Current Magazine

Queen’s Speech 2012: Commentators Ask ‘Was That It?’, Accuse Coalition of Ignoring Economic Woes

Posted on the 09 May 2012 by Periscope @periscopepost
Queen's Speech 2012

Queen's Speech 2012: Disappointing?

The Background

The Queen has delivered her 57th speech at the State Opening of Parliament in her diamond jubilee year – and commentators have been swift to start picking over the implications.

As Chris Mason explained at the BBC, the Queen’s Speech is “nothing more, or less, than the government’s washing-line of ideas for new laws in the next year or so, each bill a peg on that line.”

The 2012 speech set out 19 bills, including legislative reform of the House of Lords – a move likely to infuriate those Conservatives who have called on Prime Minister David Cameron to drop Liberal Democrat-supported plans for constitutional reform.

Other bills likely to garner media attention include public sector and state pensions reform, and flexible parental leave.

But most commentators were dismayed by the lack of big, ambitious plans, particularly as regards the UK’s return to recession.

2012 is turning into a difficult year for David Cameron and Nick Clegg – find out how at The Periscope Post.

Out of ideas?

Let’s look at these 19 bills laid out in the Queen’s speech: “Of the 19 Bills, four are merely draft, one is heading for the sand (Lords reform), and one is about Croatia’s accession to the European Union,” pointed out Roland Watson in The Times (£). According to Watson, the coalition plan was always to deliver the big, controversial ideas, such as welfare reform, early on. But the latest Queen’s Speech still gives the impression that the coalition leaders are “a little short of fuel in their tank.”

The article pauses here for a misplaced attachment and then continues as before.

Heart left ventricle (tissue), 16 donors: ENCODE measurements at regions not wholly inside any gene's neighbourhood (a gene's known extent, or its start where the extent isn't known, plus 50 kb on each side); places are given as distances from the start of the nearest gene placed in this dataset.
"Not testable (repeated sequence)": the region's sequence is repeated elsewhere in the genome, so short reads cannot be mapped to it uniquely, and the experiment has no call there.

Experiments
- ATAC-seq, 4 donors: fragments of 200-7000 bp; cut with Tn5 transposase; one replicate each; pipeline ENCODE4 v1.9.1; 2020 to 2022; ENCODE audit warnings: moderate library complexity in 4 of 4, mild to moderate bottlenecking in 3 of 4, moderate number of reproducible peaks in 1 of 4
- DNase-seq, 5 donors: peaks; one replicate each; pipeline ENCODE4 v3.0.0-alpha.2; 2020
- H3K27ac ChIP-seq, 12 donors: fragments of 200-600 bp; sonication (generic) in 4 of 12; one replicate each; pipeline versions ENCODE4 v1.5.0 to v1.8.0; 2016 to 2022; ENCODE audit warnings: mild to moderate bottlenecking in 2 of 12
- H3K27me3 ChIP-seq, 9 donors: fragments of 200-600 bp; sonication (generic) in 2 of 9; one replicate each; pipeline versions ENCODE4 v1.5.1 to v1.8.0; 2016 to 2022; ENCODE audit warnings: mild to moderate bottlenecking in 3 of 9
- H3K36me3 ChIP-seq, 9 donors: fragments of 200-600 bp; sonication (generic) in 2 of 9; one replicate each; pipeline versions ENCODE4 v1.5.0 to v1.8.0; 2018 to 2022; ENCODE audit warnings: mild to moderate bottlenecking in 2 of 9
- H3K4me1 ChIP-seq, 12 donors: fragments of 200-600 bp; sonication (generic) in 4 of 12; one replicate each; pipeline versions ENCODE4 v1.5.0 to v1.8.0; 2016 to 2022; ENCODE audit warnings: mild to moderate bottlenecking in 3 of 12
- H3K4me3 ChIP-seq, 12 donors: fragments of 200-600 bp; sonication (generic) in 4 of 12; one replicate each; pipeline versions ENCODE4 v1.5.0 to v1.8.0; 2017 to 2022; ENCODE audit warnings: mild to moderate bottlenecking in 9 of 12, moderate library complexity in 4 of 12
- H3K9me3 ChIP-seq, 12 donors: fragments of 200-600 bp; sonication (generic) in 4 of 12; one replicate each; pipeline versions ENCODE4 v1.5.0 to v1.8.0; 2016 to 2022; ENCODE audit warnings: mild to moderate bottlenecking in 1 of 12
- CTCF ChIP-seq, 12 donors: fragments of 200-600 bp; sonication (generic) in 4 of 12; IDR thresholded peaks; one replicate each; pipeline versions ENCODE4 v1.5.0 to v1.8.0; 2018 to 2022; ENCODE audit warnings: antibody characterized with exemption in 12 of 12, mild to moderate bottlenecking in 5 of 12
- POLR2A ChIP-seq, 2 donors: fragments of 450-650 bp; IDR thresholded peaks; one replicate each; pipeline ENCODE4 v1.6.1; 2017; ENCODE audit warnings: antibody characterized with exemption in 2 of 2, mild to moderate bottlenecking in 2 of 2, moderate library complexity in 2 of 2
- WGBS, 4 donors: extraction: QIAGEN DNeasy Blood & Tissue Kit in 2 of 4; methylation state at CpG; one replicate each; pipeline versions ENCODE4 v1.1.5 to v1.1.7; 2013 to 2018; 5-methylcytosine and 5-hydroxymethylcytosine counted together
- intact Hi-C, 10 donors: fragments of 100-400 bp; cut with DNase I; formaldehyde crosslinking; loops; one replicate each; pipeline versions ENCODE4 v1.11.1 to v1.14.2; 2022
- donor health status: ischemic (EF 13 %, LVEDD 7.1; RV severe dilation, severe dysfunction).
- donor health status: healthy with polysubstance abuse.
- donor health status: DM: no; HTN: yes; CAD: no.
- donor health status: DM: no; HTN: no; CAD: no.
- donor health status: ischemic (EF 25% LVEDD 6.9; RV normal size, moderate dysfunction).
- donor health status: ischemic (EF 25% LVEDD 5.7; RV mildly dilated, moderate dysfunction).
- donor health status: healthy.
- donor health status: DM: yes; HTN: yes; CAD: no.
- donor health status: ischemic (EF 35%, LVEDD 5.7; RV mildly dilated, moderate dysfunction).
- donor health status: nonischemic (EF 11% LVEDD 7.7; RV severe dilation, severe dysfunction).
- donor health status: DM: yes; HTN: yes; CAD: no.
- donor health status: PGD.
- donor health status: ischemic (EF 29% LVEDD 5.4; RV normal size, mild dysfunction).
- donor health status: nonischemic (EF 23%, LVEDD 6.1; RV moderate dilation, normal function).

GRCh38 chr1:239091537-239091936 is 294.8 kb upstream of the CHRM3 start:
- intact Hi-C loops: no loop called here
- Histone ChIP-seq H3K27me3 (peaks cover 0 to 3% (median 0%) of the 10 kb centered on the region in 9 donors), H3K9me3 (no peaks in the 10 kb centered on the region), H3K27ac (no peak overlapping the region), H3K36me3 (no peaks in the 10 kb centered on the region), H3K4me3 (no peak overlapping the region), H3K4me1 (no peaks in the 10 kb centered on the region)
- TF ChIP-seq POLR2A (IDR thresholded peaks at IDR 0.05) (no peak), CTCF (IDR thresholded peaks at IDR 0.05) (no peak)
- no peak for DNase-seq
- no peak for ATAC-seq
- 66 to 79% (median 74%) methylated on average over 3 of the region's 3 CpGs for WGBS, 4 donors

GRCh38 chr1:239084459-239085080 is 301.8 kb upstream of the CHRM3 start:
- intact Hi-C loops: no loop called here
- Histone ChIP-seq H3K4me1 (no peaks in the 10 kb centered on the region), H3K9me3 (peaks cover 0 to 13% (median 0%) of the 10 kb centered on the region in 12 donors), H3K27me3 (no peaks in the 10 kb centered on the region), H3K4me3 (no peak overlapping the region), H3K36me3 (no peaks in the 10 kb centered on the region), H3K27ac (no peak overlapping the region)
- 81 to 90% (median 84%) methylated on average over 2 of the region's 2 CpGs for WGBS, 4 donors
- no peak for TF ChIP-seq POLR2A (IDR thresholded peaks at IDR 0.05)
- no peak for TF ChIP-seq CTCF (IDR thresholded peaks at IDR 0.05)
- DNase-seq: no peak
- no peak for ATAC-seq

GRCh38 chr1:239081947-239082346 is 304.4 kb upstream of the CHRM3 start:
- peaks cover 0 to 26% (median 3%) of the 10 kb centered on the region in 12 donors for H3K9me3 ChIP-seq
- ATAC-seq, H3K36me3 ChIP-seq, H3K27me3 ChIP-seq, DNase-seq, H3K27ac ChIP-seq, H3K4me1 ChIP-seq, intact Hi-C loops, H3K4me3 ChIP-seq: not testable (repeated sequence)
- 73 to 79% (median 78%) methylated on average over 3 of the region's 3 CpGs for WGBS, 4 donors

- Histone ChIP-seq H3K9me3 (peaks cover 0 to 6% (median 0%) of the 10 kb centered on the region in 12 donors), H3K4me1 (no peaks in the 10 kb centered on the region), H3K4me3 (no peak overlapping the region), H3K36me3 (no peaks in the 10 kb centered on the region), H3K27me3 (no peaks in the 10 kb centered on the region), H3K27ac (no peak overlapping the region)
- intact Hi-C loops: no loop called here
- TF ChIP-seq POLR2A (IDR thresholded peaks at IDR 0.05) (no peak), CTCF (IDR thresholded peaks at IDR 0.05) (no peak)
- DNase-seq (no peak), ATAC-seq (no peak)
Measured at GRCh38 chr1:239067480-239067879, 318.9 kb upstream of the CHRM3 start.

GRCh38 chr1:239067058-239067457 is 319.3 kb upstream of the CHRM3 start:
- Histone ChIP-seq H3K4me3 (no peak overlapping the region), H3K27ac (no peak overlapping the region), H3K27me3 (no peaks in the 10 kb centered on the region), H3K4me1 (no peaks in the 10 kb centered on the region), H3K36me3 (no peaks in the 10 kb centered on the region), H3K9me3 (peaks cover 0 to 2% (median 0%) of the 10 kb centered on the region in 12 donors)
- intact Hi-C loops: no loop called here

Queen’s Speech a ‘damp squib’ (sorry, ma’am)

“The Queen’s Speech (no fault of Her Majesty) was a damp squib, exposing the flaws of our hung Parliament and the weaknesses of the politics of the lowest common denominator – the dreary essence of coalition government,” wrote Nick Wood in The Daily Mail. Wood singled out the Lords reform as a particularly bad mistake by Cameron: “Yet more Lib Dem inspired constitutional tinkering will clog up the Commons and waste hours of parliamentary time.”

Failing to address the economic crisis

“Was that it?” asked Janet Daley in The Telegraph. “Was this collection of worthy – but largely irrelevant – odds and ends, the best they could do in response to an economic crisis which grows more apocalyptic by the day?” Daley argued that the coalition has failed to address the reality of Britain’s economic crisis, as evinced by the inclusion of a proposal to reform parental leave. “Don’t they know there’s a recession on, and that people are now worried less about ‘quality of life’ than they are about being able to afford any sort of life at all?” Daley despaired.

Token gestures, says Toynbee

“In the middle of a double-dip slump, with no breath of life in jobs or stimulus, the gestures here are insubstantial tokens,” wrote Polly Toynbee in The Guardian. Toynbee expressed disappointment at the lack of growth-stimulating economic ideas: “The Queen said the priority was ‘to reduce the deficit and restore economic stability.’ So yes, cuts are the priority with no glimmer of growth policies. And yes, this is the stability of the economic grave.”

Watch The Guardian’s video highlights of the Queen’s Speech below, and read the complete text at The Spectator.

Back to Featured Articles on Logo Paperblog

Paperblog Hot Topics